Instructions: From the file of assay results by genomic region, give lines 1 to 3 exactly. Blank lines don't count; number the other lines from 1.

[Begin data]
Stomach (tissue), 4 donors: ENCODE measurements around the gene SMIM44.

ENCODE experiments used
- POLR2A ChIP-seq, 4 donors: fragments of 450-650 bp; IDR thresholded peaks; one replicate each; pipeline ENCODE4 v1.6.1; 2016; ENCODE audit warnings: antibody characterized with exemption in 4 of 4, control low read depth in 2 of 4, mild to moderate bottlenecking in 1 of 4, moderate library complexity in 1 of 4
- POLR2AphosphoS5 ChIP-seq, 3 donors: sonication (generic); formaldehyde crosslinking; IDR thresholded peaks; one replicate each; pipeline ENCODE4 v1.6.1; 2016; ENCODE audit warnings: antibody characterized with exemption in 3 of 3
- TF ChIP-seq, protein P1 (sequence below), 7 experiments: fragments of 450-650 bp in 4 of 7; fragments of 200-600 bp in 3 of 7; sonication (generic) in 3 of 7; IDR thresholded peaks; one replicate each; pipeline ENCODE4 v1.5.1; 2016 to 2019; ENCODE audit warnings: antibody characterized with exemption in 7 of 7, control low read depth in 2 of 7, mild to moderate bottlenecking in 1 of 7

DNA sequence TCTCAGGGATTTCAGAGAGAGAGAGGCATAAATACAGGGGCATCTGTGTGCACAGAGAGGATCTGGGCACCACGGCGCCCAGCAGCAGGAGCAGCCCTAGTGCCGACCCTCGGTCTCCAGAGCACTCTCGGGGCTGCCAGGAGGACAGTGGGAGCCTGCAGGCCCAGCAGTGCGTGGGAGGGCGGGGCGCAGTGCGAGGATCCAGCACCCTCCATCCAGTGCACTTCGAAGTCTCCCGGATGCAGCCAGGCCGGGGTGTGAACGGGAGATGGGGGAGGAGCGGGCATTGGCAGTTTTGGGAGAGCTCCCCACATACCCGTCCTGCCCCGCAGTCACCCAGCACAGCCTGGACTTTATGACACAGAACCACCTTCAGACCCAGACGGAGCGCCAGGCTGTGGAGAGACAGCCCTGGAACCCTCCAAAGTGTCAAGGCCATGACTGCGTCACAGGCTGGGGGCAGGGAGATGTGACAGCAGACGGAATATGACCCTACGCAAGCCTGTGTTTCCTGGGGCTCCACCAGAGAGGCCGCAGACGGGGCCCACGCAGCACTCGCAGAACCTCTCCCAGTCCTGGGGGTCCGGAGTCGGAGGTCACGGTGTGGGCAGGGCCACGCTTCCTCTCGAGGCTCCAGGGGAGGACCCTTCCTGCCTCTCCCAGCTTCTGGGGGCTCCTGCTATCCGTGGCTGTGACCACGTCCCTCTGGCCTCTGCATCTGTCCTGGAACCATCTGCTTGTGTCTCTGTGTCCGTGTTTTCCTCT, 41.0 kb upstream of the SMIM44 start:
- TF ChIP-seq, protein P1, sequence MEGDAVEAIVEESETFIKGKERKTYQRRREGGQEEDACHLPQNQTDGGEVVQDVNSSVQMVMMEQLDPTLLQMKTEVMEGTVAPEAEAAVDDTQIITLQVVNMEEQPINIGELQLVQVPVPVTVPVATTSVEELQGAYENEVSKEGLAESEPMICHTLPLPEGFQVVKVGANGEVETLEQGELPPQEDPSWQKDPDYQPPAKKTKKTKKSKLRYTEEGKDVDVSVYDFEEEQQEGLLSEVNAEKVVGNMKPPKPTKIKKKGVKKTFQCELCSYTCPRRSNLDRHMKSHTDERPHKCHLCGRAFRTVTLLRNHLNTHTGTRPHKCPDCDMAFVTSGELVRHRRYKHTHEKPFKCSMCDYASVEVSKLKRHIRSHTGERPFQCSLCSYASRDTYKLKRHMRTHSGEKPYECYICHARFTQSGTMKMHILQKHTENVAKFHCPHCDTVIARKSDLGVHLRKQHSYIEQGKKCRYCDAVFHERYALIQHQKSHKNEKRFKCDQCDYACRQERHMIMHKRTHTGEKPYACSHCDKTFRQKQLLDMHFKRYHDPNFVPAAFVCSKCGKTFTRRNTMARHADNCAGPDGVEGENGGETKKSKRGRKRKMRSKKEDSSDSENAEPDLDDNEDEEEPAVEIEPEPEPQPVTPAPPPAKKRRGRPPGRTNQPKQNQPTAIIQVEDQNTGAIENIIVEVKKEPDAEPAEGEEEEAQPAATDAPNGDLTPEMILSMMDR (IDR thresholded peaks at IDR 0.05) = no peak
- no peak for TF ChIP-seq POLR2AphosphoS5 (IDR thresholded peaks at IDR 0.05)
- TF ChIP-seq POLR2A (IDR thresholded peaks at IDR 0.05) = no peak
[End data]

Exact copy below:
Stomach (tissue), 4 donors: ENCODE measurements around the gene SMIM44.

ENCODE experiments used
- POLR2A ChIP-seq, 4 donors: fragments of 450-650 bp; IDR thresholded peaks; one replicate each; pipeline ENCODE4 v1.6.1; 2016; ENCODE audit warnings: antibody characterized with exemption in 4 of 4, control low read depth in 2 of 4, mild to moderate bottlenecking in 1 of 4, moderate library complexity in 1 of 4